.
News Alert
UPDATE: Massive Berkeley Brush Fire Nearly…

City to Require New, Rebuilt Homes in Flood Zone to be 2 Feet Higher

Council passes flood prevention ordinance

Homes or businesses built or rebuilt in the city's flood zone will now be required to be 2 feet higher than the base flood elevation.

The Long Branch Council made the requirement official by unanimously passing its revised flood prevention ordinance during Tuesday night's meeting.

"Where trying to make things as easy as possible for people," Long Branch Mayor Adam Schneider told residents who had questions about the ordinance. "If we don't require this, the flood insurance will be so catastrophically expensive, nobody will be able to afford it."

Long Branch Code Enforcement Officer Kevin Hayes has said it would cost a homeowner whose home is 4 feet below the base flood elevation $9,500 per year for flood insurance after new costs come out this year. A homeowner whose house is at base flood elevation would have to pay $1,410 a year for flood insurance and a person whose home is 3 feet above the flood plain would pay $427 per year.

"The higher up you go, the lesser the insurance," Schneider said.

Hayes said another part of the ordinance states that homes rebuilt or built in the flood zone must have their utilities raised if they are located in a basement or crawlspace.

Another resident whose home was flooded said raising his home could possibly put it over the 30-foot height requirement mandated by the city.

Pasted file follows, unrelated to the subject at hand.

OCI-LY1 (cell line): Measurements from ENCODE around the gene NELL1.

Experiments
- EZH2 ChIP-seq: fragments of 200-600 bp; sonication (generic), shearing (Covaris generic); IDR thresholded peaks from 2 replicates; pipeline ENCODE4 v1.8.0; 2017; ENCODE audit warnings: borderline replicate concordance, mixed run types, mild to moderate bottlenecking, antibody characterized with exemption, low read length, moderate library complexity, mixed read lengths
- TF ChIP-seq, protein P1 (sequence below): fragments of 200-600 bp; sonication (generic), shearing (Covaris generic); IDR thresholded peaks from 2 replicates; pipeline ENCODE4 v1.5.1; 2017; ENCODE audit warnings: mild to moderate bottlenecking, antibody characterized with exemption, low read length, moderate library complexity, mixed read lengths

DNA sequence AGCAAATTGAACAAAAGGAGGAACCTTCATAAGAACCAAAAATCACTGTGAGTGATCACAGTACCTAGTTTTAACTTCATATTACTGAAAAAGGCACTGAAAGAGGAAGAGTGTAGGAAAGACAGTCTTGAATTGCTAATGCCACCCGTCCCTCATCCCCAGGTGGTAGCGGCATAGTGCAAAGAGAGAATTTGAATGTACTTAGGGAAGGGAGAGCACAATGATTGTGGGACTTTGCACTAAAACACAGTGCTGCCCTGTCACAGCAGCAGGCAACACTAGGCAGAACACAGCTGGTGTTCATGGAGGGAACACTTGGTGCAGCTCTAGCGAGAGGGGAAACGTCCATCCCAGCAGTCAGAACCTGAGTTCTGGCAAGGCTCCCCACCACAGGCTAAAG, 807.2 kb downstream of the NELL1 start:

Hayes said that is something the city may look into changing in the future.

"We're working on something that may possibly allow residents in that situation to build to 33 feet," Hayes said.

"We're trying to figure out if we have to change other ordinances to make things easier for (residents)," Schneider added."

Another reason for passing the ordinance, is that the city needs to review and adopt FEMA's recently released Advisory Base Flood Elevation (ABFE) maps and incorporate them into the ordinance to get mitigation funds from FEMA.

Hayes said when it comes to raising your house to the new flood elevation levels, homeowners with flood insurance can apply for Increased Cost of Compliance funding, which can provide up to $30,000. Homeowners who suffered flooding from Sandy and don’t have flood insurance aren’t eligible.

Long Branch Construction Official Stan Midose has said homes that were "substantially damaged" by Hurricane Sandy must be raised two feet above the base flood elevation, according to the revised ordinance.

"If your house is damaged to the point where to repair it back to it's pre-storm condition exceeds 50 percent of the market value of the structure, you're substantially damaged," Midose said.

Midose said a resident could also demolish their home and rebuild it to make it comply with the ordinance.

He said he has looked at several homes damaged by Hurricane Sandy and said nine are considered substantially damaged.

"Basically, the building is a shell that needs to be rebuilt," he said.

Nancy Range Anderson January 23, 2013 at 01:33 PM
How are they defining rebuilt? Is it tear down and start again or fix what is currently there? Thank you.
Big Whitey January 23, 2013 at 04:23 PM
Good question Nancy, you wont get an answer here.I see this area taking an even bigger hit from regulations than Sandy. Those of us who survived Sandy may get thrown out by high flood insurance. How are people struggling with high property taxes, sales tax, high fuel cost, etc, gonna afford higher flood insurance? I think we will see more people bailing on mortgages. I have no idea what the elderly on fixed income will do. Cat food only goes so far.
Christopher Sheldon (Editor) January 23, 2013 at 04:30 PM